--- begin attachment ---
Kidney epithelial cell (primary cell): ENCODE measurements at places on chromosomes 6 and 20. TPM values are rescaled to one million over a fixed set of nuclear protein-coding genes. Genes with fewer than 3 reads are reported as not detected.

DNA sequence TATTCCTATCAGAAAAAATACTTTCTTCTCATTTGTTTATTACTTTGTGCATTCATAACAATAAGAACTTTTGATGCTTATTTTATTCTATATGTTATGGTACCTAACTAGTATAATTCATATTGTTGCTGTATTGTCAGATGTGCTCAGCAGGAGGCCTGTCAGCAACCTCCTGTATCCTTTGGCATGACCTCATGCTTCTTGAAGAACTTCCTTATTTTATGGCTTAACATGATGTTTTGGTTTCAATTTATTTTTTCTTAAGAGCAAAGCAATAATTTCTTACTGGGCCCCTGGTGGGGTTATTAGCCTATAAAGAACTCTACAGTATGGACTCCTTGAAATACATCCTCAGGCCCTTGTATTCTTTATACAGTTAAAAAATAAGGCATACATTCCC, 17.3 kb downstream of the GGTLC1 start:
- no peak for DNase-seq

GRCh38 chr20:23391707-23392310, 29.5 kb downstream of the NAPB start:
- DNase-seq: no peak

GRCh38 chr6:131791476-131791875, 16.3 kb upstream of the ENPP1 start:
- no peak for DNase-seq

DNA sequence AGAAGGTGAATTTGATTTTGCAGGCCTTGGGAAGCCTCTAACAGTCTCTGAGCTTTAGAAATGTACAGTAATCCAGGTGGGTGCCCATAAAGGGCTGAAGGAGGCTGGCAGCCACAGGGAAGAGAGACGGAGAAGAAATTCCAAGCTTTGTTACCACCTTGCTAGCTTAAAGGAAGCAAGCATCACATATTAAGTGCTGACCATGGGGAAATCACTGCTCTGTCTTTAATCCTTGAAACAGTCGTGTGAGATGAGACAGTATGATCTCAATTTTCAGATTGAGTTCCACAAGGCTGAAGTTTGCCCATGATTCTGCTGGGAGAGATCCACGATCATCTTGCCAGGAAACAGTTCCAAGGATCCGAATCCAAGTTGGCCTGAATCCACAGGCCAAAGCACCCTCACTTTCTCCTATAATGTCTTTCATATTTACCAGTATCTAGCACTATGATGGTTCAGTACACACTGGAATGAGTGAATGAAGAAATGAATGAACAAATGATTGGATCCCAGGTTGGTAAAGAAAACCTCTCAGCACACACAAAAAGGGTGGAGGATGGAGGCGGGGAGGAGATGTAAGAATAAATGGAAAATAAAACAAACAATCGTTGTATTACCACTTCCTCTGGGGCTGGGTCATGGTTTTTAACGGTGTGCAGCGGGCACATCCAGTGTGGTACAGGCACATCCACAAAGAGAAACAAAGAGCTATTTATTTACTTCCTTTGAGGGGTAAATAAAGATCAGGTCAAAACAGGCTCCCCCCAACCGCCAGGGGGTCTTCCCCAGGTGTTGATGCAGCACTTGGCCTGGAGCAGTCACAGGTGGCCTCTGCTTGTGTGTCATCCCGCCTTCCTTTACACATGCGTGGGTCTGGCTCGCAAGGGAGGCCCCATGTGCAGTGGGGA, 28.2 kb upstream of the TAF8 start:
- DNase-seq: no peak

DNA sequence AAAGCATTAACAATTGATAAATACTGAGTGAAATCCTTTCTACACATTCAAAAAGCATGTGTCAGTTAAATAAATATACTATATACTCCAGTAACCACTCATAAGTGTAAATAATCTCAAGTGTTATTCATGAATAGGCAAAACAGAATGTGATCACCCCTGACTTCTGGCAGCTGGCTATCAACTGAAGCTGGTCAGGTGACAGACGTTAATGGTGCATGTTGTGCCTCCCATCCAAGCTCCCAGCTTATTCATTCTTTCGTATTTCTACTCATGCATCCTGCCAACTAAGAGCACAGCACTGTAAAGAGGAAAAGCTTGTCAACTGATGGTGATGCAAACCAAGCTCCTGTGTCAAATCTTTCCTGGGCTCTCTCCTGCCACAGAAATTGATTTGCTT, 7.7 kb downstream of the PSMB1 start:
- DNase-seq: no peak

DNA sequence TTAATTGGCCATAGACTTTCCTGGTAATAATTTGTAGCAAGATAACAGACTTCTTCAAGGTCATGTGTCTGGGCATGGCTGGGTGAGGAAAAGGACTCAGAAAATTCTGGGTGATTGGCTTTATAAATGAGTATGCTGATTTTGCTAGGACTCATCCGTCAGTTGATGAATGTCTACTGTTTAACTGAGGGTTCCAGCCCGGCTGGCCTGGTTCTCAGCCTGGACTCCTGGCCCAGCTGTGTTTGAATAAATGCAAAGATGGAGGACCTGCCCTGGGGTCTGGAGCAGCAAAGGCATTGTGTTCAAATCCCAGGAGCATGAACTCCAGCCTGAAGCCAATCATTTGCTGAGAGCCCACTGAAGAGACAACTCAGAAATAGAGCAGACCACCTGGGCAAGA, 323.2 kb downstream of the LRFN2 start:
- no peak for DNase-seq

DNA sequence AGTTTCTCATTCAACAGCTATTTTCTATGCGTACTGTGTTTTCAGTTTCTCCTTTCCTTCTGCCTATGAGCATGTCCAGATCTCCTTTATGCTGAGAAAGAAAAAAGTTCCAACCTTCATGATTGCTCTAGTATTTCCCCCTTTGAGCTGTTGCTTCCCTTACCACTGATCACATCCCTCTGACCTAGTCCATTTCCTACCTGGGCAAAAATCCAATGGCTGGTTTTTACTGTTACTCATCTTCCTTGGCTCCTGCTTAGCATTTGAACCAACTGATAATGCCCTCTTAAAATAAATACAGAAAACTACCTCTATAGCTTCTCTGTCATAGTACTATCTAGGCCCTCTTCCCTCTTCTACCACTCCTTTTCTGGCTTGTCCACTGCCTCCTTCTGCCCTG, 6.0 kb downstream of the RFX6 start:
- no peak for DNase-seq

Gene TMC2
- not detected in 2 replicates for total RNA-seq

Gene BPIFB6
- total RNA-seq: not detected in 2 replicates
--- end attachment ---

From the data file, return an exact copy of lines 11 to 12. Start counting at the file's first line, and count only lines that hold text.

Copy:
- DNase-seq: no peak

DNA sequence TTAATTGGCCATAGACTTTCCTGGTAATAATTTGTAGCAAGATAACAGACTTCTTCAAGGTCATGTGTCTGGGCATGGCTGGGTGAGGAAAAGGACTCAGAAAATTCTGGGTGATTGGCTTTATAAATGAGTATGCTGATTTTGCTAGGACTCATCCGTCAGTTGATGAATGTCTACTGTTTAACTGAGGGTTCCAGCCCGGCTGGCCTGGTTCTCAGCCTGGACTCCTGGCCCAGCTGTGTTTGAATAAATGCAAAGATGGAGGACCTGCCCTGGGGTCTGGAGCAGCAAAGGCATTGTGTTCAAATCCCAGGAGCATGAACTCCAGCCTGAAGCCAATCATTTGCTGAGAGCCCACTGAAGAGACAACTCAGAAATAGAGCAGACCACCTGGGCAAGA, 323.2 kb downstream of the LRFN2 start: